The Top Ten Irish Movies of All Time

John J. Hopkins Mar. 12, 2011, 5:10am


Since this Thursday is the high feast day of St. Patrick, it seems all together fit and proper that SIDEBAR list for its readers the collection of the top 10 movies that feature the "Land of One Thousand Welcomes."

Now, ye shall note that some of the films are about the Irish in Ireland, still others about the workings of the clans here in America. So here we go, in the usual reverse order....


This Disney film from 1959 was always one of my favorites, and I loved to watch it whenever it came on the family black and white TV in me old sod of East St. Louis. Starring a young and with hair Sean Connery, it is the tale of the legend of the leprechaun, complete with the pot o' gold. For its day, the special effects are pretty amazing and left a impression on me self. Rent it from Net Flix -watch it with your children or grandchildren.


Perhaps a bit of stretch, this tale of the young priest Father O'Malley, played by Oscar winner Bing Crosby, and his relationship with the crusty old Pastor, Father Finnegan, played by Barry Fitzgerald to Oscar perfection as well. The film is one of two Best Picture winners on the list, and received a total of seven Academy Awards. If there's a drop of Irish blood in ye, when the old priest's mother comes to surprise him from Ireland, as the choir sings "Too-Ra-Loo-Ra-Loo-Ra," your eyes will sure to be waterin'.


One of many films that deal with "The Troubles," the Harrison Ford starring adaptation of the Tom Clancy novel features the battles between hero Jack Ryan and the forces of the clandestine and dark Irish Republican Army. The IRA targets and terrorizes Ryan and his family, only to be defeated in the end. The title is loosely based on a Clancy Brothers song. Get one of their CDs and find out for yourself. One of the lines tells it all... "Too long has this Isle been half free. Six counties are under John Bull's tyranny."


Celebrating the famed Irish tendency toward larceny, this lovely little film deals with a small village, one their own who wins the lottery but has the poor taste to die upon hearing the news, and the collective attempts to con a shared reward nonetheless. It has a wonderful cast of journeyman Irish actors and is a delight to watch, warmed by a roaring turf fire and a spot or two of good Irish whiskey.


Another film dealing with the conflict between Catholic and Protestant extremists, the story is based on the IRA bombing in Belfast Northern Ireland in 1974, featuring an outstanding performance by Daniel Day Lewis as Gerry Conlon, wrongly imprisoned for over 12 years. To American sensibilities, bolstered by the birth right protection of the Bill of Rights, the extorted confessions and lack of due process vested upon the Irish by their British oppressors is hard to take, but the movie is very worthwhile. Snap shot in history of a time thankfully now gone.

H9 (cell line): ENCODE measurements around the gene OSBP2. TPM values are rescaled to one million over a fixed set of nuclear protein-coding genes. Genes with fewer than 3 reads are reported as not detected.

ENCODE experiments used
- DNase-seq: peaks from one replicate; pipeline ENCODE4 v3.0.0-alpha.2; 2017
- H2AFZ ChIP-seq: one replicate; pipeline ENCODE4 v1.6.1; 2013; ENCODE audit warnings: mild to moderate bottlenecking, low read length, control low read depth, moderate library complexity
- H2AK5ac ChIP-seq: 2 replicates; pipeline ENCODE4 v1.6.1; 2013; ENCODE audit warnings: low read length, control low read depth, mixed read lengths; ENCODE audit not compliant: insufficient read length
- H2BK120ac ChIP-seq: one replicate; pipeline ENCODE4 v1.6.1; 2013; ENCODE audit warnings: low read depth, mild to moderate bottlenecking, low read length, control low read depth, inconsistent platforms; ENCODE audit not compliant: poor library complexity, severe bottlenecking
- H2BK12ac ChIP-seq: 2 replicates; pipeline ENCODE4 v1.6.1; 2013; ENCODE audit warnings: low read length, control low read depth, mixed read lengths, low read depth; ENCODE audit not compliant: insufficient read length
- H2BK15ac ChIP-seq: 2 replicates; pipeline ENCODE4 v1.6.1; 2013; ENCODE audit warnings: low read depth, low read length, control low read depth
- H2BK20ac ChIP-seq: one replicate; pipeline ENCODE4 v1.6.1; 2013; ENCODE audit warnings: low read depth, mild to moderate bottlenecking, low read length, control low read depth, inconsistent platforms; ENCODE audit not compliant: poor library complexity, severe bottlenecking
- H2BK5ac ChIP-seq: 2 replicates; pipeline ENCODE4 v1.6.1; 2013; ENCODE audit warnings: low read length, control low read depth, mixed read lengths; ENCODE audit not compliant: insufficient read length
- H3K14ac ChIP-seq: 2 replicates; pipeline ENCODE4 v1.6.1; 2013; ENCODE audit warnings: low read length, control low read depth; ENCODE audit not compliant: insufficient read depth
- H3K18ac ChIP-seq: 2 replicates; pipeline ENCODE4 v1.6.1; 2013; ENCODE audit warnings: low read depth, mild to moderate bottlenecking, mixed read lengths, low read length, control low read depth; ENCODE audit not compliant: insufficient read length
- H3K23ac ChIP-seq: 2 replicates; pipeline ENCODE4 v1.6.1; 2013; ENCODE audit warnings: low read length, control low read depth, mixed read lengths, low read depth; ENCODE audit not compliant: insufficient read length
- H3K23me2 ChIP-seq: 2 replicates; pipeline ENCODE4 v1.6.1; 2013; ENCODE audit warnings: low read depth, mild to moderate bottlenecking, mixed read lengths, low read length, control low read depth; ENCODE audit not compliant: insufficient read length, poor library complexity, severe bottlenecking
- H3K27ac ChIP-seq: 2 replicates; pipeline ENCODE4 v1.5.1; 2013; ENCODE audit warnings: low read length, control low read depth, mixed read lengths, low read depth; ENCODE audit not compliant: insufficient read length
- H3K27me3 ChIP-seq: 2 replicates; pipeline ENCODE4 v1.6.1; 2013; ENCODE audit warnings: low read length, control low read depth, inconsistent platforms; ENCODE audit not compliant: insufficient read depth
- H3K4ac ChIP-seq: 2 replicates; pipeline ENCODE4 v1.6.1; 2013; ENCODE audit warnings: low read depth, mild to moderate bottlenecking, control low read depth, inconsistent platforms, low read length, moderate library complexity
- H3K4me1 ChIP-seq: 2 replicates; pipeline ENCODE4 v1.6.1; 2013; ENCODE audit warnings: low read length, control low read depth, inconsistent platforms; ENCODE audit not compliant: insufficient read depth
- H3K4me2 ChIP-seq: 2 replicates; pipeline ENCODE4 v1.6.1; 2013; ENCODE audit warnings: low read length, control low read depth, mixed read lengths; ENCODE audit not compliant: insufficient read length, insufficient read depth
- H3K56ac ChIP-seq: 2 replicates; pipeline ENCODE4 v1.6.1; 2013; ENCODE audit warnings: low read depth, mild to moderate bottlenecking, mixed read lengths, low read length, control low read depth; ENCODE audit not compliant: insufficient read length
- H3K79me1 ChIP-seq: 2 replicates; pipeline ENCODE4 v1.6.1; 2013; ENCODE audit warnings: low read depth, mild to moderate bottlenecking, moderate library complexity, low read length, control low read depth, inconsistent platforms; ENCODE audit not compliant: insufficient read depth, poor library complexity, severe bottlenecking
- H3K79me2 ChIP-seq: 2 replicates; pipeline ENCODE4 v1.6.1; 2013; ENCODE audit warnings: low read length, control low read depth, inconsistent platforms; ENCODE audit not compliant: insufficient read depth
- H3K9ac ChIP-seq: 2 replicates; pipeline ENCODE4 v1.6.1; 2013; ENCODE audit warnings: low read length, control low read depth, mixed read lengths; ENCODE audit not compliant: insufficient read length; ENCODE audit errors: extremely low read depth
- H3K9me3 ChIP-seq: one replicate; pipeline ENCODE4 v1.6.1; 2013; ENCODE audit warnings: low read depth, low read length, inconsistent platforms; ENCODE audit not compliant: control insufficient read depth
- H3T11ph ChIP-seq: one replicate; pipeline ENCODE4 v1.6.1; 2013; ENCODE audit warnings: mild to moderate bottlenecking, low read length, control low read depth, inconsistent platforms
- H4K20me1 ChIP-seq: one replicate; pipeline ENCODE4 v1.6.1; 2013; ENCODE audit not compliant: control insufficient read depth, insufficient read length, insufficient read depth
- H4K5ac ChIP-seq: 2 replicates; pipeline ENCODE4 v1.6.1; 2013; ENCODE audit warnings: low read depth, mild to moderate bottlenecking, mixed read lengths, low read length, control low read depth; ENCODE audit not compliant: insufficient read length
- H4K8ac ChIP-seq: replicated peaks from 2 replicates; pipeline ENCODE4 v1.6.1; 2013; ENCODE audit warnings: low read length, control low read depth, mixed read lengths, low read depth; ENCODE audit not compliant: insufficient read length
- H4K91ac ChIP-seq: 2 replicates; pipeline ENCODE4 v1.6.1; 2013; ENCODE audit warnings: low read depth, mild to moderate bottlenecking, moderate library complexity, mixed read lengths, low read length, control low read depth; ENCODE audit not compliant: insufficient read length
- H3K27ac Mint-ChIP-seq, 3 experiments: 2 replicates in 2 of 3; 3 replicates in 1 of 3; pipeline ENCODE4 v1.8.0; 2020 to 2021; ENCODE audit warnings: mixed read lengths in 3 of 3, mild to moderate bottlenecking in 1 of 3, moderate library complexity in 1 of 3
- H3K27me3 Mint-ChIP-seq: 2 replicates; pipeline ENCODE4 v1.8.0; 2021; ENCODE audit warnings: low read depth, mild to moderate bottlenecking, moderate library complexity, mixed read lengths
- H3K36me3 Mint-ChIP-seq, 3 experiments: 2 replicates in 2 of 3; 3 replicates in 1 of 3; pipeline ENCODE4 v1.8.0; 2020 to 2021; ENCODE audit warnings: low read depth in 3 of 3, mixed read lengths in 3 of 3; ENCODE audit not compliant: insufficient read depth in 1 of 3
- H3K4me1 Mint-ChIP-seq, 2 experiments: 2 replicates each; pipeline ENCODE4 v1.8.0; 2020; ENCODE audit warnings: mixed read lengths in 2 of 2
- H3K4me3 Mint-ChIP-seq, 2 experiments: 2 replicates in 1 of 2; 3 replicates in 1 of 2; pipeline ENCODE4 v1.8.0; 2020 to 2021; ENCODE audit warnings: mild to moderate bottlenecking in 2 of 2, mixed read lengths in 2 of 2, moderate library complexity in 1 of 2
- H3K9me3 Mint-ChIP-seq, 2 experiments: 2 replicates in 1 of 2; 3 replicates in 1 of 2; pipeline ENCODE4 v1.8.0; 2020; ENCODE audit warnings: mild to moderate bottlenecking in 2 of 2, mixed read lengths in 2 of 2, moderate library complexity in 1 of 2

The second film dealing with Irish-Americans, and the second Best Picture, this film finally brought Martin Scorcese his long coveted and deserved Oscar for Best Director. Like his other films dealing with gangsters, the movie makes no judgments, cop or criminal, but shows the complex and confusing nature of the mean streets of Boston. After years of trying with Italians, Scorcese finally got it right telling the tale of tough Mcs. Both Matt Damon and Leonardo di Caprio are great, but as boss man Frank Costello, Jack Nicholson steals the show.


This screen saga of a working class band from Dublin is virtually without a plot, and has scarce dialogue, but the tale of this group of Van Morrison wannabees, is worth it for the music. Call it blue eyed, red haired, soul music, but the energy and characters jump off the screen, as the band moves from gig to gig, performing their own version of "Mustang Sally" and "Try a Little Tenderness." It is sort of "Rocky" with a broughe accent.


"Waiter, this aien't what I ordered..." The surprise at the end - I will not spoil it for those who have not seen the picture - is its most well known feature, but it is a great movie on many levels. Dealing again with the adversarial relationship between the IRA and the British Army, the performance of J. Davidson as Dil is memorable, even way before the conclusion. The mood is bleak but the undercurrent is exciting as the tale unwinds. If you have no knowledge of this Oscar nominated film, rent it - and hold on to your popcorn.


John Wayne... Maureen O'Hara... Ward Bond ... Victor McLaughlin... all under the direction of John Ford and not a Calvary fort or an Apache in sight. When the unenlightened -those who have not yet been to the shores of the Emerald Isle- think of Ireland, it is this image of a rural utopia that comes to mind, green pastures, friendly villagers with plenty of welcoming pubs, and the soft kiss of misty rains upon your face. True enough this image be that tour groups to the site of the on-location filming - the village of Cong in my ancestral home of County Mayo - are abundant to this day. One of John Wayne's very best.


Liam Neeson's performance as the title character should have earned him an Oscar, it is that good. The final film dealing with the IRA, it is no doubt the best, telling the story of the "Big Fella," on the movement for freedom founders, who met his bloody fate at the hands of traitors within. You will watch this film, then delve into the history of the Easter Rebellion of 1916, then rent it again, only to enjoy a newly enhanced sense of fuller appreciation. Gloriously staged and presented, it once again shows the depth of English brutality to the Irish people, laid out without flinch nor apology. Underneath its hard exterior lies the gentle but powerful work by Julia Roberts as Michael Collins' bride and eventual widow. If you get one movie from this list, get this one.

Have a safe and reasonably sober St. Patrick's Day.

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